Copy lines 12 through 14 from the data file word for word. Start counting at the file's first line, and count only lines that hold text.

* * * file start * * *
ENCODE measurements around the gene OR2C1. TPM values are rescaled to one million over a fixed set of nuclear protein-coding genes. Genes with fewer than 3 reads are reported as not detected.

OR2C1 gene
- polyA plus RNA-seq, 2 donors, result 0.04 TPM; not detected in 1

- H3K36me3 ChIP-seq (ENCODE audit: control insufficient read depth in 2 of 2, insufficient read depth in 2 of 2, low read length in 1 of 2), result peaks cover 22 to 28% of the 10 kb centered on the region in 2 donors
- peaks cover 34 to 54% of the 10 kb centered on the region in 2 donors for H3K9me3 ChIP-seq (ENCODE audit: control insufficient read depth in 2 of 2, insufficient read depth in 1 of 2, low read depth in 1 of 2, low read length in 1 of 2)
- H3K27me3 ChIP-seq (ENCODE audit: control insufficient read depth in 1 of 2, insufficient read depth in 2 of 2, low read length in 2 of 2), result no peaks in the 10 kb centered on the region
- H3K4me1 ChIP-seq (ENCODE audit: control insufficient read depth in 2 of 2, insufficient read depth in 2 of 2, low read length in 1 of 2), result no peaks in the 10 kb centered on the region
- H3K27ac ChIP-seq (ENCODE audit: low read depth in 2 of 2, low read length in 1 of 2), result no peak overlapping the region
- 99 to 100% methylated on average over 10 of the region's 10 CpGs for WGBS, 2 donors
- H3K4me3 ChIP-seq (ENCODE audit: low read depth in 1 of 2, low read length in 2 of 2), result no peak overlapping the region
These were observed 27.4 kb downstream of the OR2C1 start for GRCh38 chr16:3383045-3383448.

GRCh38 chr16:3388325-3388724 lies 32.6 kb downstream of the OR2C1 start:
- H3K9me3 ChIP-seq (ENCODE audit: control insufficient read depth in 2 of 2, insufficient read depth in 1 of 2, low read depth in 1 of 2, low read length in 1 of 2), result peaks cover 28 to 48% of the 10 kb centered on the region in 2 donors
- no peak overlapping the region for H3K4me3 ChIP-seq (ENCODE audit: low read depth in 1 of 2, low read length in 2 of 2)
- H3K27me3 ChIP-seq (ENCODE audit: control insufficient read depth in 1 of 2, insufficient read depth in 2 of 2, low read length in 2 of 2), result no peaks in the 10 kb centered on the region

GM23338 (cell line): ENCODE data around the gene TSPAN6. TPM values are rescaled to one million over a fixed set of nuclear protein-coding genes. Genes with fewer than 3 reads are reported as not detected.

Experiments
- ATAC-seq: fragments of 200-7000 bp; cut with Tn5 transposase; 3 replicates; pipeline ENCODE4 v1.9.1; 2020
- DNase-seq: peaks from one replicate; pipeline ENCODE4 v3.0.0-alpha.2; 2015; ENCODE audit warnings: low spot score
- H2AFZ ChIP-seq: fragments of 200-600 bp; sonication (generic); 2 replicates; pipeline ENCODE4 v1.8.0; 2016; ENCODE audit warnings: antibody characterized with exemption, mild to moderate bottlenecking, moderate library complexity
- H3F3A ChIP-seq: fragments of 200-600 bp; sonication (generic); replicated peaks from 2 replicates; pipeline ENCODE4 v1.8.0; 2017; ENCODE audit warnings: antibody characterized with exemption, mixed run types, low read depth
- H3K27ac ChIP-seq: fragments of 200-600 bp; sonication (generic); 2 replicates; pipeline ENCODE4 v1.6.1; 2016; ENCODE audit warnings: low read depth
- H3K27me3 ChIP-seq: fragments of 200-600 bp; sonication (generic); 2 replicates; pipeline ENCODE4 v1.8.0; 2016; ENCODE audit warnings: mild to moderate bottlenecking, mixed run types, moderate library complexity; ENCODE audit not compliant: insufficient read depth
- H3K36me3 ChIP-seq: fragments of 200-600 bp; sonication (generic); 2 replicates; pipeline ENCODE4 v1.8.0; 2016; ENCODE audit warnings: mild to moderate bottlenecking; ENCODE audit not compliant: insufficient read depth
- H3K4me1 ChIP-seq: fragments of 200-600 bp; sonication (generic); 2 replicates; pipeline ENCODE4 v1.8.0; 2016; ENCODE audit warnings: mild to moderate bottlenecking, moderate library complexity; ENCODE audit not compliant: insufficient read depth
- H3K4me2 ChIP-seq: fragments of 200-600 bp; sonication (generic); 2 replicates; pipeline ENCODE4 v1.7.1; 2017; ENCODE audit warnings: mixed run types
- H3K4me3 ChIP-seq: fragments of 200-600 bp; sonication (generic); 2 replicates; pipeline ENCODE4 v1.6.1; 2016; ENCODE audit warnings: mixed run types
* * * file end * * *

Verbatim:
GRCh38 chr16:3388325-3388724 lies 32.6 kb downstream of the OR2C1 start:
- H3K9me3 ChIP-seq (ENCODE audit: control insufficient read depth in 2 of 2, insufficient read depth in 1 of 2, low read depth in 1 of 2, low read length in 1 of 2), result peaks cover 28 to 48% of the 10 kb centered on the region in 2 donors
- no peak overlapping the region for H3K4me3 ChIP-seq (ENCODE audit: low read depth in 1 of 2, low read length in 2 of 2)